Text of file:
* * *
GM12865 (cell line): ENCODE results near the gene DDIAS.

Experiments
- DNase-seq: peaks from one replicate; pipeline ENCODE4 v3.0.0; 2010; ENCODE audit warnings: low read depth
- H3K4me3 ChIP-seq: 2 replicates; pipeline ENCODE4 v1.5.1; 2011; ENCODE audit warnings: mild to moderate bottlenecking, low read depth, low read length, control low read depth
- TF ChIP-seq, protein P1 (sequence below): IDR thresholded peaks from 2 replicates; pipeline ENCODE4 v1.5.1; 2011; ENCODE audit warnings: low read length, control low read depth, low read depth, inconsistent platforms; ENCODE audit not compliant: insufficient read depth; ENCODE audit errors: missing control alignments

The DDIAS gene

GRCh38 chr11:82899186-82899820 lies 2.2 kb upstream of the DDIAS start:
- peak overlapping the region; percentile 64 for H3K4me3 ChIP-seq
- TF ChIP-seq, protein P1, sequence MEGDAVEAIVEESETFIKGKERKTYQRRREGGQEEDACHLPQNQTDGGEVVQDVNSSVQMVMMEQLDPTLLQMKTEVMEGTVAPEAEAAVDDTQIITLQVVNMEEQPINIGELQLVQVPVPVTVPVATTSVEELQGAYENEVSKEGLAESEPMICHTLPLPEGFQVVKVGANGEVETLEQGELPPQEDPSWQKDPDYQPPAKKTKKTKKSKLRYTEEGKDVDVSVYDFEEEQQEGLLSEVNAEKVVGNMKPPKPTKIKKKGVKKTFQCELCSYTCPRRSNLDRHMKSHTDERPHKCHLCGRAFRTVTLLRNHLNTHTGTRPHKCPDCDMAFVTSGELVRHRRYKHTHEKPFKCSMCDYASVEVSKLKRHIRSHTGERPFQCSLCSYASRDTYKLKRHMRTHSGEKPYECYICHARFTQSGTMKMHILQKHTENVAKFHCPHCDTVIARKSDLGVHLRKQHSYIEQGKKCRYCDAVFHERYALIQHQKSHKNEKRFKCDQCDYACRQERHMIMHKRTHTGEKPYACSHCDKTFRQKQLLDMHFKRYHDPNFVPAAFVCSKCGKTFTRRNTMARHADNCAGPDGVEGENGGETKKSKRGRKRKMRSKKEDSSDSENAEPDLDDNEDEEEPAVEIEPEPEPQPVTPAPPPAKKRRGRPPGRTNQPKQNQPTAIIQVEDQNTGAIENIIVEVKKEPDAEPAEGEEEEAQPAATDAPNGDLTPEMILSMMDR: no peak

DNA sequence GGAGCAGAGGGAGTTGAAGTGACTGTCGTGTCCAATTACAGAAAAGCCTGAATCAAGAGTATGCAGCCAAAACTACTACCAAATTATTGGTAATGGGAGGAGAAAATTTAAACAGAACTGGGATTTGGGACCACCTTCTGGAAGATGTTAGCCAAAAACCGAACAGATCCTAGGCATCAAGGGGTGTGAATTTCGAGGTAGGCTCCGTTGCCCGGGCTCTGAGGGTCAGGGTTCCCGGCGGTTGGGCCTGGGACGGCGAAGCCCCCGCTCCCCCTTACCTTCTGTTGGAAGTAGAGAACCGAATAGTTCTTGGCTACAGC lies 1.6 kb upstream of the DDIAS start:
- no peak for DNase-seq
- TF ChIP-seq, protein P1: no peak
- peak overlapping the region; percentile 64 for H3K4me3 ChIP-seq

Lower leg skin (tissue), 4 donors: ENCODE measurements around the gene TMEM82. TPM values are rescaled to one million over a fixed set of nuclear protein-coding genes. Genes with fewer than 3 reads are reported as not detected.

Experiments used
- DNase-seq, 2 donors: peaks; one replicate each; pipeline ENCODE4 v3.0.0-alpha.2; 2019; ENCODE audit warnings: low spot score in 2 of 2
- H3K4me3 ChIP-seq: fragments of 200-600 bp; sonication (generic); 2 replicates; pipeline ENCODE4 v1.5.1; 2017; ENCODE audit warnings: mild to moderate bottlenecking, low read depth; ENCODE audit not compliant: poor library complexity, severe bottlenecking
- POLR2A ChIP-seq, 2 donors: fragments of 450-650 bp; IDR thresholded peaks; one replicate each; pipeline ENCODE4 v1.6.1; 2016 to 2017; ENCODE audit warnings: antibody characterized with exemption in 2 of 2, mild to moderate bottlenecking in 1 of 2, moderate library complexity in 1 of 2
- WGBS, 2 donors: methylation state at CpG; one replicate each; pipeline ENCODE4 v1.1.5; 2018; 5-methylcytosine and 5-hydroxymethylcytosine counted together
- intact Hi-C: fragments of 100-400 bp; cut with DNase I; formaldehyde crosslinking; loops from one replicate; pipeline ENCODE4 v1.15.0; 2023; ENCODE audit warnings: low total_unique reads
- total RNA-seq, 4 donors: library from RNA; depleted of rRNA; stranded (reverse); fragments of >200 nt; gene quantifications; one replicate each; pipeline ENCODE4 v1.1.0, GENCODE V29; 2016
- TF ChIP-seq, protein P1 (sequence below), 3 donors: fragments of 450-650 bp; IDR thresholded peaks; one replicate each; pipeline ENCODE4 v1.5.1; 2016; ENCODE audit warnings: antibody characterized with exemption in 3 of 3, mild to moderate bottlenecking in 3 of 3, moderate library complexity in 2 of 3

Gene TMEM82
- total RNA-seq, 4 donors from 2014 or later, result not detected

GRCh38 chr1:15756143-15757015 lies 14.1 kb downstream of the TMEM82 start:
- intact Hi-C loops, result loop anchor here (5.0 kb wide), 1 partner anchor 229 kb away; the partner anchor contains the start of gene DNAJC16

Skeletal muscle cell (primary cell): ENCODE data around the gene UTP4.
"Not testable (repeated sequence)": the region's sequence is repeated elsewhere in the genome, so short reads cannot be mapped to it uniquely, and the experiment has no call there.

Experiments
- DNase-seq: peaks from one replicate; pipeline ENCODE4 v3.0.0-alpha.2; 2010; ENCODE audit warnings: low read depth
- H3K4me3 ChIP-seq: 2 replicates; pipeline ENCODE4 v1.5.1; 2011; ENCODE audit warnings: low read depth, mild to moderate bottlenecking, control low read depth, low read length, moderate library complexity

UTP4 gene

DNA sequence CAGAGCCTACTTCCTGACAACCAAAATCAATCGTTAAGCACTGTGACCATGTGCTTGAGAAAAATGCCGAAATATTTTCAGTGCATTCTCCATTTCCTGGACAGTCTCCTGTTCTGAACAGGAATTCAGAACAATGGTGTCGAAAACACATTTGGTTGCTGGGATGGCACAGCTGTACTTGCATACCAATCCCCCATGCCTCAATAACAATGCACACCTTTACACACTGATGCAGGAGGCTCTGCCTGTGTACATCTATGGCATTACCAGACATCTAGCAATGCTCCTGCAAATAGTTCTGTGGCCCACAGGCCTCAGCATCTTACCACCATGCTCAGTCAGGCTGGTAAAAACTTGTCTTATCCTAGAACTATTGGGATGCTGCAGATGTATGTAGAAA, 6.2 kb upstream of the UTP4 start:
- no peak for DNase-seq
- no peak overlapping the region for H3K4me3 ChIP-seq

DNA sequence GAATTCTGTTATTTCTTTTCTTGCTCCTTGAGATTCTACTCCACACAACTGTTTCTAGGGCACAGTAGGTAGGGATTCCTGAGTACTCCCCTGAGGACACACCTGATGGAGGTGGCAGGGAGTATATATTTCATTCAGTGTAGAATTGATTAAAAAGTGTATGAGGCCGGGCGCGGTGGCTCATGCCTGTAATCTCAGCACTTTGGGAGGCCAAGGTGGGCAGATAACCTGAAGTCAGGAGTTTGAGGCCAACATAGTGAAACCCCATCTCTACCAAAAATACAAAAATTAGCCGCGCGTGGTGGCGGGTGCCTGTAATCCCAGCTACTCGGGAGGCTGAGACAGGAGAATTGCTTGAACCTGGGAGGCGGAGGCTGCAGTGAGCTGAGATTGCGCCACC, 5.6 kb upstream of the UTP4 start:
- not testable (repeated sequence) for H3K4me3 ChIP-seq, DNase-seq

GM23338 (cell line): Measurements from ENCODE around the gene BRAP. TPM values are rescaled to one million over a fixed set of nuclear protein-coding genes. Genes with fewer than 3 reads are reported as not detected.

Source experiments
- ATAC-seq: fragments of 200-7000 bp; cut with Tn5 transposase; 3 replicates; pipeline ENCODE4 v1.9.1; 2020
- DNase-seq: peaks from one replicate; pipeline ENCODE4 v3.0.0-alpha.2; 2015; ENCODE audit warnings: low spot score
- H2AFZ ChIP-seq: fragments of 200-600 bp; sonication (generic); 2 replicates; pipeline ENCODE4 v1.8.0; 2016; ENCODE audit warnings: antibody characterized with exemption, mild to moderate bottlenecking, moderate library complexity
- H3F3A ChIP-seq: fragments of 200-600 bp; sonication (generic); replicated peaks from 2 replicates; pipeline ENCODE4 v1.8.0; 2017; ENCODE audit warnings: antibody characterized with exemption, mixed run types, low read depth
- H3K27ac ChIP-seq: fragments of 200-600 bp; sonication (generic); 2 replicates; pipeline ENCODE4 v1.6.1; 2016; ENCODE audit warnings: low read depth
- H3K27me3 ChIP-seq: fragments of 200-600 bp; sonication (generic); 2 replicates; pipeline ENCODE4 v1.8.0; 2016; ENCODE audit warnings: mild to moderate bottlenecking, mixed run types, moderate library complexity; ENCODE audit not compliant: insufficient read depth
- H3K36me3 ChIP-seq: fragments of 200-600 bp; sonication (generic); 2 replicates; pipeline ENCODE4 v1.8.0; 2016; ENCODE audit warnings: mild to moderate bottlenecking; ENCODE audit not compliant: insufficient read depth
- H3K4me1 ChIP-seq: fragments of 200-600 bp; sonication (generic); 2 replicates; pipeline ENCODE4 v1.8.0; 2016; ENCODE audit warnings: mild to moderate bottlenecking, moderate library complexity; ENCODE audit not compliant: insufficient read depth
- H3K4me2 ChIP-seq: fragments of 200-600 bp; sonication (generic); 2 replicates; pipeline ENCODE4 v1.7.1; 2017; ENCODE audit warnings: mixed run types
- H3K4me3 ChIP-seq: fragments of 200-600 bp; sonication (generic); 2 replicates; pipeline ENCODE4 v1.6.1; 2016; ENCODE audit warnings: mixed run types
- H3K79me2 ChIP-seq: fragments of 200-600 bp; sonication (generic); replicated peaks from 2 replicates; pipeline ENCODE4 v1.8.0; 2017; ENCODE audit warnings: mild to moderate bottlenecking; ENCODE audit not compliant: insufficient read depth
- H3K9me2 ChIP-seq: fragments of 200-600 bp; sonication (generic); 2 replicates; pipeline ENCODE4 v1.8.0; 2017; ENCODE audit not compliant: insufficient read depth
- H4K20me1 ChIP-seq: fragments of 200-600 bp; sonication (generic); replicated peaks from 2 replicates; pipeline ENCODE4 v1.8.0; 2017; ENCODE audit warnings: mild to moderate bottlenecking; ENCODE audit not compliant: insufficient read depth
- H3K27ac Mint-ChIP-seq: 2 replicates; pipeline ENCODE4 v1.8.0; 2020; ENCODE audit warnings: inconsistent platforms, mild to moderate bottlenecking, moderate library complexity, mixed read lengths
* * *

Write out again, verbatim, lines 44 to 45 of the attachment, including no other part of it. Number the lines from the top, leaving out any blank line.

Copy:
- H3K27ac ChIP-seq: fragments of 200-600 bp; sonication (generic); 2 replicates; pipeline ENCODE4 v1.6.1; 2016; ENCODE audit warnings: low read depth
- H3K27me3 ChIP-seq: fragments of 200-600 bp; sonication (generic); 2 replicates; pipeline ENCODE4 v1.8.0; 2016; ENCODE audit warnings: mild to moderate bottlenecking, mixed run types, moderate library complexity; ENCODE audit not compliant: insufficient read depth